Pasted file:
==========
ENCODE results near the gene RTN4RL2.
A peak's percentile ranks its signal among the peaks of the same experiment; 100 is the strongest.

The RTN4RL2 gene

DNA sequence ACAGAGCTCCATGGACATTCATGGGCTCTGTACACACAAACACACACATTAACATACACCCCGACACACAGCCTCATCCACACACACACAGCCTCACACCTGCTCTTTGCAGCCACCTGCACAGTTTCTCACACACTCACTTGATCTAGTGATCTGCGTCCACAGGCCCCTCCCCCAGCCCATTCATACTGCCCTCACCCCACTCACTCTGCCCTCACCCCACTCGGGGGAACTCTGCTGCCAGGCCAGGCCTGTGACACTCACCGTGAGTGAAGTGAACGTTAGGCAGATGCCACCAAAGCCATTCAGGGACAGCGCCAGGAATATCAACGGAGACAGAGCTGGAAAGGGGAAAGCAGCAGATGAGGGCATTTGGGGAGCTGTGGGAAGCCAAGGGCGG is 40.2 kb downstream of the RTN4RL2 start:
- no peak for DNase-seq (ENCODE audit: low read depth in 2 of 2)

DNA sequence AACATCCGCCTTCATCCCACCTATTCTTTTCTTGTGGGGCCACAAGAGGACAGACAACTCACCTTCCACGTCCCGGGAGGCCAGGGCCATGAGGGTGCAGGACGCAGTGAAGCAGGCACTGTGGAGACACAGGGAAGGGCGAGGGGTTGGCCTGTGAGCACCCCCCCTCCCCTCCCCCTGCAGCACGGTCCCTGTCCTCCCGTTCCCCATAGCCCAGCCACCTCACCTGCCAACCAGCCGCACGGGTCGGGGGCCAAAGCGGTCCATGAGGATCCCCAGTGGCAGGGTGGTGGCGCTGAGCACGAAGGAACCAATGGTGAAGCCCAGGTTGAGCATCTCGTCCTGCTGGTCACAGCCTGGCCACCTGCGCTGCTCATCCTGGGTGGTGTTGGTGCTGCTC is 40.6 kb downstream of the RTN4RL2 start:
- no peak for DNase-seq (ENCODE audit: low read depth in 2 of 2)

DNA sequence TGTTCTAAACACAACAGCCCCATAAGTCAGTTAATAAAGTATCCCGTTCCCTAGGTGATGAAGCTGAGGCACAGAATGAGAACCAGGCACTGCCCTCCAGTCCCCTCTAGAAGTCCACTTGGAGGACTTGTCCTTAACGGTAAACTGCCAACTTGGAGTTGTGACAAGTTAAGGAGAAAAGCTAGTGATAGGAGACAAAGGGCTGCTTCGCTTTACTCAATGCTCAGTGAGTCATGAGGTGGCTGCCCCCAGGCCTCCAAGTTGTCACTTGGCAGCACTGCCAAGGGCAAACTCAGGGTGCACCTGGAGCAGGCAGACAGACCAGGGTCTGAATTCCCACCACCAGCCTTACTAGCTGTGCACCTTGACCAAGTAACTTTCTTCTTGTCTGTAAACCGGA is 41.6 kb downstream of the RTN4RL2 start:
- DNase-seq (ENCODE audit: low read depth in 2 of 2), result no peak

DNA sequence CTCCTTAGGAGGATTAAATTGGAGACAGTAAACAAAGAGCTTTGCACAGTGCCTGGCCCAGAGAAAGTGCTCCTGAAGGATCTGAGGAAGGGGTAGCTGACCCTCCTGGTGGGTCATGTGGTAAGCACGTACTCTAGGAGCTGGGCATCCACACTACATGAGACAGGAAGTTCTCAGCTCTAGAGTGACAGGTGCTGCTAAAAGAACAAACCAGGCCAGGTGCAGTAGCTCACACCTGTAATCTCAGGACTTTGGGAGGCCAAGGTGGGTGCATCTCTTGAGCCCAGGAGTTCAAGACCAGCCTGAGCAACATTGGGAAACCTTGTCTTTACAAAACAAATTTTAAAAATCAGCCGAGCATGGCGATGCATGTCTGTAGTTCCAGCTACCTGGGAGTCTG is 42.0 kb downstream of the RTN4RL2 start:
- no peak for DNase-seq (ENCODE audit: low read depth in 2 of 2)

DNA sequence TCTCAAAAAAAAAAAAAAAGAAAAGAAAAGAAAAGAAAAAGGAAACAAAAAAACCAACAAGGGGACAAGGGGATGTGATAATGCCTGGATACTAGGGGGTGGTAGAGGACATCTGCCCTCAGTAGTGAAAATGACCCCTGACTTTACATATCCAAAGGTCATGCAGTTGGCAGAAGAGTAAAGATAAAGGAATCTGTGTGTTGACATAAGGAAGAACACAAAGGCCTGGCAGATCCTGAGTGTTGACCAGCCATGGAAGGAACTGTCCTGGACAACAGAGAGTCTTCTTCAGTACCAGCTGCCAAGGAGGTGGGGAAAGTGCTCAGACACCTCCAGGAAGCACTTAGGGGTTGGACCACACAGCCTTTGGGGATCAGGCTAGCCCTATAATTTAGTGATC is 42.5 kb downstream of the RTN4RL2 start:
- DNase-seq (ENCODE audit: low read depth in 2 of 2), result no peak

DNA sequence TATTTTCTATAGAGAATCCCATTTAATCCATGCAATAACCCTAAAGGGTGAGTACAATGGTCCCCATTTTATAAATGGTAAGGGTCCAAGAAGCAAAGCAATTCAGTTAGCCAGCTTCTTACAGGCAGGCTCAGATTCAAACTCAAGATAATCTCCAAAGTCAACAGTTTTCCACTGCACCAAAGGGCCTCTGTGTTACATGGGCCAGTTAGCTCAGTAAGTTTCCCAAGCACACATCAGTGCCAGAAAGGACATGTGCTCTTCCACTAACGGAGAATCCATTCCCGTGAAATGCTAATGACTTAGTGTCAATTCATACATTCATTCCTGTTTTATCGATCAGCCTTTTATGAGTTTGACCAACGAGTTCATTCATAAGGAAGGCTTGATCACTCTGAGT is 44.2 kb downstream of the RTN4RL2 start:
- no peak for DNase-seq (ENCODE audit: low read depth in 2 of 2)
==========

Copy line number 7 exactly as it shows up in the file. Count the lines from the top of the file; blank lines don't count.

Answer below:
- no peak for DNase-seq (ENCODE audit: low read depth in 2 of 2)